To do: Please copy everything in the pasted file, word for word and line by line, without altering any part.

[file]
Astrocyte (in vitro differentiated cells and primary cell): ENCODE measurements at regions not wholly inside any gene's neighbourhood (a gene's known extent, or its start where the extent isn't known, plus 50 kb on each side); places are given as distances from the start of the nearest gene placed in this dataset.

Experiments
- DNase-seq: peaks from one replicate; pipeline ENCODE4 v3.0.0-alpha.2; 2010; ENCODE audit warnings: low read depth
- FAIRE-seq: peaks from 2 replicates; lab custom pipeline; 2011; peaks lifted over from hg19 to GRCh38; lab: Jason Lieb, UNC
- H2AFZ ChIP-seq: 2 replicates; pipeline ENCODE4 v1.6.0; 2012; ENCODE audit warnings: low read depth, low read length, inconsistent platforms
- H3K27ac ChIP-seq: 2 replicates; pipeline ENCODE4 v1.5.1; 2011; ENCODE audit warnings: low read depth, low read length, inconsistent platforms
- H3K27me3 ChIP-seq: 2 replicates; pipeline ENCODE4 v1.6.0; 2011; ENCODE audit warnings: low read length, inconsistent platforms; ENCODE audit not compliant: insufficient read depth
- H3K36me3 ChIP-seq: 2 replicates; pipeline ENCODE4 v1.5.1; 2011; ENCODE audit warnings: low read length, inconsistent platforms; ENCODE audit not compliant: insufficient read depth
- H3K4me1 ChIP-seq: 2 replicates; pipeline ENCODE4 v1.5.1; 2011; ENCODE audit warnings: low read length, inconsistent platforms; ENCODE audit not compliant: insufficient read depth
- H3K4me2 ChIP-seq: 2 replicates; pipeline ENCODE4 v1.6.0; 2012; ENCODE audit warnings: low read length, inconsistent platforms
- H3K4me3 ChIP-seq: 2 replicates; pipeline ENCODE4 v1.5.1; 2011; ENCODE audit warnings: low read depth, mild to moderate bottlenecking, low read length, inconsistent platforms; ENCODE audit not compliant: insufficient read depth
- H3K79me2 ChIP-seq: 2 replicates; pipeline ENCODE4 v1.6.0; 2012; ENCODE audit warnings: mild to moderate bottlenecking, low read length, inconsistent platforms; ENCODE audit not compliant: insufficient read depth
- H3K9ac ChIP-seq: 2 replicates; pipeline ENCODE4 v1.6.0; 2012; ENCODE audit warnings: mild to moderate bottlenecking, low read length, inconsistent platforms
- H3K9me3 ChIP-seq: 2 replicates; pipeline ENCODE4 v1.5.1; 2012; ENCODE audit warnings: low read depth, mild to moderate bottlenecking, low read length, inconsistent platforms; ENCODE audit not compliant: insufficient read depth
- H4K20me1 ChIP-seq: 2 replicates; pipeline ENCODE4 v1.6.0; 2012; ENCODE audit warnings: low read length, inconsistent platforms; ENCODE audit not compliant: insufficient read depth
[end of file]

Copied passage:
Astrocyte (in vitro differentiated cells and primary cell): ENCODE measurements at regions not wholly inside any gene's neighbourhood (a gene's known extent, or its start where the extent isn't known, plus 50 kb on each side); places are given as distances from the start of the nearest gene placed in this dataset.

Experiments
- DNase-seq: peaks from one replicate; pipeline ENCODE4 v3.0.0-alpha.2; 2010; ENCODE audit warnings: low read depth
- FAIRE-seq: peaks from 2 replicates; lab custom pipeline; 2011; peaks lifted over from hg19 to GRCh38; lab: Jason Lieb, UNC
- H2AFZ ChIP-seq: 2 replicates; pipeline ENCODE4 v1.6.0; 2012; ENCODE audit warnings: low read depth, low read length, inconsistent platforms
- H3K27ac ChIP-seq: 2 replicates; pipeline ENCODE4 v1.5.1; 2011; ENCODE audit warnings: low read depth, low read length, inconsistent platforms
- H3K27me3 ChIP-seq: 2 replicates; pipeline ENCODE4 v1.6.0; 2011; ENCODE audit warnings: low read length, inconsistent platforms; ENCODE audit not compliant: insufficient read depth
- H3K36me3 ChIP-seq: 2 replicates; pipeline ENCODE4 v1.5.1; 2011; ENCODE audit warnings: low read length, inconsistent platforms; ENCODE audit not compliant: insufficient read depth
- H3K4me1 ChIP-seq: 2 replicates; pipeline ENCODE4 v1.5.1; 2011; ENCODE audit warnings: low read length, inconsistent platforms; ENCODE audit not compliant: insufficient read depth
- H3K4me2 ChIP-seq: 2 replicates; pipeline ENCODE4 v1.6.0; 2012; ENCODE audit warnings: low read length, inconsistent platforms
- H3K4me3 ChIP-seq: 2 replicates; pipeline ENCODE4 v1.5.1; 2011; ENCODE audit warnings: low read depth, mild to moderate bottlenecking, low read length, inconsistent platforms; ENCODE audit not compliant: insufficient read depth
- H3K79me2 ChIP-seq: 2 replicates; pipeline ENCODE4 v1.6.0; 2012; ENCODE audit warnings: mild to moderate bottlenecking, low read length, inconsistent platforms; ENCODE audit not compliant: insufficient read depth
- H3K9ac ChIP-seq: 2 replicates; pipeline ENCODE4 v1.6.0; 2012; ENCODE audit warnings: mild to moderate bottlenecking, low read length, inconsistent platforms
- H3K9me3 ChIP-seq: 2 replicates; pipeline ENCODE4 v1.5.1; 2012; ENCODE audit warnings: low read depth, mild to moderate bottlenecking, low read length, inconsistent platforms; ENCODE audit not compliant: insufficient read depth
- H4K20me1 ChIP-seq: 2 replicates; pipeline ENCODE4 v1.6.0; 2012; ENCODE audit warnings: low read length, inconsistent platforms; ENCODE audit not compliant: insufficient read depth